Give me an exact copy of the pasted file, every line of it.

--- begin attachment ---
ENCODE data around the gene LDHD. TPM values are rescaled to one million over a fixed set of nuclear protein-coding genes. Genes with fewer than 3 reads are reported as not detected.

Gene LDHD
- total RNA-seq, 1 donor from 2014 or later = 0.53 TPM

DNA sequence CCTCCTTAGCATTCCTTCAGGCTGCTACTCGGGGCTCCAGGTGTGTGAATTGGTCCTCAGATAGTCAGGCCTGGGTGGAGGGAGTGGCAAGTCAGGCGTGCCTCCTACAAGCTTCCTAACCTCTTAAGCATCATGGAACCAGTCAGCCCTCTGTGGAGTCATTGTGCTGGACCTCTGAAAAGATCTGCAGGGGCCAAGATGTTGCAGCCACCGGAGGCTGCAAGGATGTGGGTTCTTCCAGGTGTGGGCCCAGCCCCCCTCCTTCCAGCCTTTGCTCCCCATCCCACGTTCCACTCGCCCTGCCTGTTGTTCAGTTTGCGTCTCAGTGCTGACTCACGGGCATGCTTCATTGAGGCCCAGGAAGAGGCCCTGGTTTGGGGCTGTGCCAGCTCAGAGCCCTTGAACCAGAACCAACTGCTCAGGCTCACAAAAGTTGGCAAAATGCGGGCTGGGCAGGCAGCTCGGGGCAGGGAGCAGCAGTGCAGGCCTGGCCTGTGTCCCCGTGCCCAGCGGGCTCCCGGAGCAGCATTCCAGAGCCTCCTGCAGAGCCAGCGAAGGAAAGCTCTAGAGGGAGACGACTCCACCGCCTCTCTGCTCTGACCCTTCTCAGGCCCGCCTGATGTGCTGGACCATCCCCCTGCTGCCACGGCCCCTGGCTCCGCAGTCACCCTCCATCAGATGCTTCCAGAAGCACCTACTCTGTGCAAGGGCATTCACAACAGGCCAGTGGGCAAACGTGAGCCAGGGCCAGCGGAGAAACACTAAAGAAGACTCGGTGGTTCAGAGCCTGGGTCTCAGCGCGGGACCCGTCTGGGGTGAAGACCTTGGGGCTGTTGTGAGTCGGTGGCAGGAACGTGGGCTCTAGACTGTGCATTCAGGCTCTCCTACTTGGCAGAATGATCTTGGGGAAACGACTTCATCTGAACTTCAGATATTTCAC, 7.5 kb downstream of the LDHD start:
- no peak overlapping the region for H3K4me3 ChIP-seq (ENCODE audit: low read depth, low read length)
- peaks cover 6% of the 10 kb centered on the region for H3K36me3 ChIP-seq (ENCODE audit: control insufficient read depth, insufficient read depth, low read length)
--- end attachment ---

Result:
ENCODE data around the gene LDHD. TPM values are rescaled to one million over a fixed set of nuclear protein-coding genes. Genes with fewer than 3 reads are reported as not detected.

Gene LDHD
- total RNA-seq, 1 donor from 2014 or later = 0.53 TPM

DNA sequence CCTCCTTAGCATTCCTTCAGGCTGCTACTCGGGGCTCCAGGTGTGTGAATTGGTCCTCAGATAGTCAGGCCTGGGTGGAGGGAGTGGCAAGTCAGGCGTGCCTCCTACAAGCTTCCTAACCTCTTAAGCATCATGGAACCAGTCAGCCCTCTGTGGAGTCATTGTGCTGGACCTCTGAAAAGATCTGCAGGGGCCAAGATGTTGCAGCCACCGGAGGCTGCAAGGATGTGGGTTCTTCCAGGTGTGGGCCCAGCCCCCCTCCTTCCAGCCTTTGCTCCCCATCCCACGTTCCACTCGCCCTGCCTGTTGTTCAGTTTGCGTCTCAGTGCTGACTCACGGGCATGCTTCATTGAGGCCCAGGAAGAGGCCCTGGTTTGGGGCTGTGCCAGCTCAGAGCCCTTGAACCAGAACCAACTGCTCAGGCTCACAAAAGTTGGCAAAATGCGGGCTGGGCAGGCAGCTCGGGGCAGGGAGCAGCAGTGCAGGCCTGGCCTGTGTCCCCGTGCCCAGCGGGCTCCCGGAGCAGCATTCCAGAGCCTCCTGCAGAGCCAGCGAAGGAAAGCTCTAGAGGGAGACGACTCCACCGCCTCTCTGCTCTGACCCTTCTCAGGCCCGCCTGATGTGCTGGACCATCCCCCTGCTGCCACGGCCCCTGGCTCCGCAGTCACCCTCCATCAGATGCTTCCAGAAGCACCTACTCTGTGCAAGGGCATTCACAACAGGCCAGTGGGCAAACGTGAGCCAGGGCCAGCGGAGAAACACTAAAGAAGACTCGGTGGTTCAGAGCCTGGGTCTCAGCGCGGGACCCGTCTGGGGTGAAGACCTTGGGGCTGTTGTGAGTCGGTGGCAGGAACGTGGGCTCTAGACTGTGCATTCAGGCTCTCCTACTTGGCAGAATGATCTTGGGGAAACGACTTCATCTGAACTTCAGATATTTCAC, 7.5 kb downstream of the LDHD start:
- no peak overlapping the region for H3K4me3 ChIP-seq (ENCODE audit: low read depth, low read length)
- peaks cover 6% of the 10 kb centered on the region for H3K36me3 ChIP-seq (ENCODE audit: control insufficient read depth, insufficient read depth, low read length)